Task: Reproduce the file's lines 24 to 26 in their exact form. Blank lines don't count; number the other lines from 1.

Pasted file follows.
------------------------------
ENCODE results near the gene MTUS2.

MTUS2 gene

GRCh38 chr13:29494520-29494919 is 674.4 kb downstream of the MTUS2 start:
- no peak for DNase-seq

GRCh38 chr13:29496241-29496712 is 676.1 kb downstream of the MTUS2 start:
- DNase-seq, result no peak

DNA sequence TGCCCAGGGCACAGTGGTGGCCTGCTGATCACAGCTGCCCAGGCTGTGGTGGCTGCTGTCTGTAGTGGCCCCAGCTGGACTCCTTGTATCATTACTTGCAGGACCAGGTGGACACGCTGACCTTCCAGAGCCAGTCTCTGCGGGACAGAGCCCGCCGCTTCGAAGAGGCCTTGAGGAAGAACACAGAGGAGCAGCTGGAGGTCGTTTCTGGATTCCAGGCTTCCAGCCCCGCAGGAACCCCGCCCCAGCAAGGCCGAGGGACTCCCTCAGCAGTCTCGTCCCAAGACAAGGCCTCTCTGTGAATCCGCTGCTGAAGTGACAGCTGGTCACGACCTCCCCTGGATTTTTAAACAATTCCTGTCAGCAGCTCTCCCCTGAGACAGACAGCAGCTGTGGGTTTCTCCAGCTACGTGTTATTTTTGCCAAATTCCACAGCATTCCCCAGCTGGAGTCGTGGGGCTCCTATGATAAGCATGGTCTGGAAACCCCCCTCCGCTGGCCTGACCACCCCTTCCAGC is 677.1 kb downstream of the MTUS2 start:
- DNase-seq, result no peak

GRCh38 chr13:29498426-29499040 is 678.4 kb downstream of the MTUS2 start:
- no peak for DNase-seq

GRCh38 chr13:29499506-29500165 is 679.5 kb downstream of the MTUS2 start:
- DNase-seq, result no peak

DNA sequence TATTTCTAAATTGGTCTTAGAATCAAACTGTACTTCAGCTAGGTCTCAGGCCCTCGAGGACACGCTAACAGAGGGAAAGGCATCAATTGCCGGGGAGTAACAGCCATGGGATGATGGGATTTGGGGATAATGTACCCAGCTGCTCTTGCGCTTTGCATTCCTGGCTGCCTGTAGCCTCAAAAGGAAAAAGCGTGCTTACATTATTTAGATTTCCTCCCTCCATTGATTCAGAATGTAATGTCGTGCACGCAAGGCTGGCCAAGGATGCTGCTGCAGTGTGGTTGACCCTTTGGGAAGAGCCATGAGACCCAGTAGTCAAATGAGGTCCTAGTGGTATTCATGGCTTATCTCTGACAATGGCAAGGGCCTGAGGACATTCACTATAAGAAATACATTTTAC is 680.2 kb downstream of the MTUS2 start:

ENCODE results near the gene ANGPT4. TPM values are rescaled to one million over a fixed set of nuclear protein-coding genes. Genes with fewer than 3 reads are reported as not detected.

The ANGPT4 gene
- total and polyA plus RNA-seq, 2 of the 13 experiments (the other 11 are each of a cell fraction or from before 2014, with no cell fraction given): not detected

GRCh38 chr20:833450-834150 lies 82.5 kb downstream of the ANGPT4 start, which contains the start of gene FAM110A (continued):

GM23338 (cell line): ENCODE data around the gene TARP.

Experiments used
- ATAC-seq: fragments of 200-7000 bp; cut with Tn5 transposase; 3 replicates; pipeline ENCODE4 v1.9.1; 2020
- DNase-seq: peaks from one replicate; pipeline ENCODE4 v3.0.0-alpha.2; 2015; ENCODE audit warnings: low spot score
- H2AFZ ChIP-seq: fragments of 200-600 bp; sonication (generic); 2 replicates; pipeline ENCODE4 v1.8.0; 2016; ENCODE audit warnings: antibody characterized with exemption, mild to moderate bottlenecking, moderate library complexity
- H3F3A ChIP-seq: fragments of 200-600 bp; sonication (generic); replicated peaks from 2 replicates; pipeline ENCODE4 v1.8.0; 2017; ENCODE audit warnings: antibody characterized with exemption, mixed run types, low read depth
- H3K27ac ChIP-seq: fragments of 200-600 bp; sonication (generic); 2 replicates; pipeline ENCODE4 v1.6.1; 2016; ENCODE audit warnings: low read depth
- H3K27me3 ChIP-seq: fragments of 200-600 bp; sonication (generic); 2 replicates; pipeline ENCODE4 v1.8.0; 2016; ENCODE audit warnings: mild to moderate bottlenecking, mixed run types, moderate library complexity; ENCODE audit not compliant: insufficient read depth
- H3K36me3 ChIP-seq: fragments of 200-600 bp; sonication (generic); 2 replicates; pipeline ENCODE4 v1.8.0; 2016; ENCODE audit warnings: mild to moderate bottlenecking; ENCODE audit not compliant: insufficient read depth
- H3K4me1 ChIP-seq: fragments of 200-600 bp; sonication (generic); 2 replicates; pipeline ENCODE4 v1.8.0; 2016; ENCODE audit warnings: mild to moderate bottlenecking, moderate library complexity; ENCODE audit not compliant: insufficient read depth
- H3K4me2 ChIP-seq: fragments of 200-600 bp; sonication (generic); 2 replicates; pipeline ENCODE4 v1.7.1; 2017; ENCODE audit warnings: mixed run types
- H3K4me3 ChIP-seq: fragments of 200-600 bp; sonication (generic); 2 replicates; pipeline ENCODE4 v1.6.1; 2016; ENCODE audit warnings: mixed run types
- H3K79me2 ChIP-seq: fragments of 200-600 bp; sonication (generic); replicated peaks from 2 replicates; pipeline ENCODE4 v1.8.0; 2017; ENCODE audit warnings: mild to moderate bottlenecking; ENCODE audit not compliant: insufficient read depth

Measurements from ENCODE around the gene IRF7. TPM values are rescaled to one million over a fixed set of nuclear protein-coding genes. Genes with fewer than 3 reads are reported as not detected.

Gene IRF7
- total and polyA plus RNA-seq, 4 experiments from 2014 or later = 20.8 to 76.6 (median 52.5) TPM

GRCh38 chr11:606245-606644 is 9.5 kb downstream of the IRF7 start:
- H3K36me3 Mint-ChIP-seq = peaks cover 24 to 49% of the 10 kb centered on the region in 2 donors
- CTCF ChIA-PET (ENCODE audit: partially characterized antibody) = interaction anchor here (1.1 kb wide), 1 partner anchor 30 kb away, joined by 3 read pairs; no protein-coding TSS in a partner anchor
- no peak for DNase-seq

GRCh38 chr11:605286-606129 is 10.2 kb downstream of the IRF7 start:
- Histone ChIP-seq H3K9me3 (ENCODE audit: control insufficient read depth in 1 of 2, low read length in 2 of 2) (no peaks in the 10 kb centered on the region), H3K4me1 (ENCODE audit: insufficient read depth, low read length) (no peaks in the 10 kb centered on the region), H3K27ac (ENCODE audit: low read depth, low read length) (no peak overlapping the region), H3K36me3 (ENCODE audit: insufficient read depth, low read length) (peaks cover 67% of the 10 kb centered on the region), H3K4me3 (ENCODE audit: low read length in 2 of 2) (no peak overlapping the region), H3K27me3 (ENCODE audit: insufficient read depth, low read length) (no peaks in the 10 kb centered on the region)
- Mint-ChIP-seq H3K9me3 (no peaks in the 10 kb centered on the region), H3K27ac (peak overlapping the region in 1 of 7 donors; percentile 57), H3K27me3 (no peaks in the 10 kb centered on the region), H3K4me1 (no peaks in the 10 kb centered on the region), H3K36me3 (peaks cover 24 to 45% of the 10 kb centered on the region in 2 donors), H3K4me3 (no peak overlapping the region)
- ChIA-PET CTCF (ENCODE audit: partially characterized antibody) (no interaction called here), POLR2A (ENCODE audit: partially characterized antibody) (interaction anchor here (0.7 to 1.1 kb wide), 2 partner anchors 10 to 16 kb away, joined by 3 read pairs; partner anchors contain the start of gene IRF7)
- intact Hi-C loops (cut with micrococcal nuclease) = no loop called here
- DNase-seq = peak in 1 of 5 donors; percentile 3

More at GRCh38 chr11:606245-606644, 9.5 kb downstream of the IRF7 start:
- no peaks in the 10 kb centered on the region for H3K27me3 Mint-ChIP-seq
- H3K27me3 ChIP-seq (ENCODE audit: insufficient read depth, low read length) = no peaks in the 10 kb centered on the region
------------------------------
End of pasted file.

- H3K27ac ChIP-seq: fragments of 200-600 bp; sonication (generic); 2 replicates; pipeline ENCODE4 v1.6.1; 2016; ENCODE audit warnings: low read depth
- H3K27me3 ChIP-seq: fragments of 200-600 bp; sonication (generic); 2 replicates; pipeline ENCODE4 v1.8.0; 2016; ENCODE audit warnings: mild to moderate bottlenecking, mixed run types, moderate library complexity; ENCODE audit not compliant: insufficient read depth
- H3K36me3 ChIP-seq: fragments of 200-600 bp; sonication (generic); 2 replicates; pipeline ENCODE4 v1.8.0; 2016; ENCODE audit warnings: mild to moderate bottlenecking; ENCODE audit not compliant: insufficient read depth